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Homebuilders’ Backlogs Could Befuddle Buyers

Macro Minute
September 27, 2022

Homebuilders have soured on the idea of building more homes, which will limit options for buyers who are still shopping despite high prices and borrowing rates. And this limitation could persist for a while.

Last week, the National Association of Home Builders announced that its Housing Market Index fell for the ninth straight month in September to 46, its lowest level since May 2014. The index is based on a survey of NAHB members' views on market conditions in the present, members' expectations for the next six months and forecasts for the traffic of prospective buyers of new homes.

Homebuilder sentiment is trending down at the same time monthly home sales reports have been deteriorating, as seen in Figure 1 below. New single-family home sales have fallen from a pandemic-high pace of 1.0 million seasonally adjusted annualized sales in August 2020 to a 685,000 seasonally adjusted annualized rate in August 2022. Sales of existing homes have fallen from a pandemic-high annualized pace of 6.7 million in January 2021 to a seasonally adjusted annualized rate of 4.8 million in August 2022, the seventh straight month of slowing existing home sales.

Figure 1

New and Existing Home Sales

Home prices are beginning to decline as well, although some of the major home price indexes are released with a significant lag. According to a national home price index published by S&P and CoreLogic, home prices fell 0.8 percent in July 2022, though they remain up 16.1 percent versus a year ago.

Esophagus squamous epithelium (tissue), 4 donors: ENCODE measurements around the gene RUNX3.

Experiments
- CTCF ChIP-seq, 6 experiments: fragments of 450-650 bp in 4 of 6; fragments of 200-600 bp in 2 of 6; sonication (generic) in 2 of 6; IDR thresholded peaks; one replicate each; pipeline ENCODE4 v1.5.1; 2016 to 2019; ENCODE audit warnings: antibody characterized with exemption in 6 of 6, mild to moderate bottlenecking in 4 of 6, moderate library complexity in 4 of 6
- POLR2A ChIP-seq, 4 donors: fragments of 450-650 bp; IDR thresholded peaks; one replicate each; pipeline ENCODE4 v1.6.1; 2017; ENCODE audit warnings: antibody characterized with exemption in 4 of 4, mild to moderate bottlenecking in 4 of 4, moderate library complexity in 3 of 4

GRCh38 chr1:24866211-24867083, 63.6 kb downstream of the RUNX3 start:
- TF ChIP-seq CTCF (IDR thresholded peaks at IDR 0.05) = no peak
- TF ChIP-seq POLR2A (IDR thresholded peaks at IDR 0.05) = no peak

In an environment of weakening buyer demand, homebuilders will probably turn their attention to clearing out a backlog of unfinished homes. As shown in Figures 2 and 3 below, there is a backlog not only in the construction of homes for sale at the end of each month but also of homes that have already been sold.

Figure 2 shows that, among new homes sold in July, only 28.4 percent were completed with the remaining under construction or not started, compared to an average completed share of 38.7 percent in 2019.

Figure 2

New Single-Family Home Sales by Stage of Construction

Figure 3 shows that, among new homes for sale by month-end, the share of homes completed was 9.7 percent as of July, compared to a 2019 average of 23.5 percent.

Figure 3

New Single-Family Home Sales by Stage of Construction

With the "finished" share of already-sold houses and for-sale houses looking depressed relative to their pre-pandemic benchmarks, homebuilders are grappling with particularly challenging backlogs at this time. This suggests it's unlikely we'll see the housing market quickly switch to a world where new homes are back in abundant supply.

For prospective buyers who remain undeterred by high interest rates and home prices, the homebuilder pivot towards clearing out backlogs instead of starting new builds could prolong an environment of limited inventories and housing options. Builders dealing with a backlog of uncompleted projects will likely prioritize those jobs in Figure 2 that already have committed buyers. If homebuying sentiment deteriorates further, some of the incomplete or not-yet-started builds shown in Figure 3 could even be cancelled altogether.

Views expressed in this article are those of the author and not necessarily those of the Federal Reserve Bank of Richmond or the Federal Reserve System.

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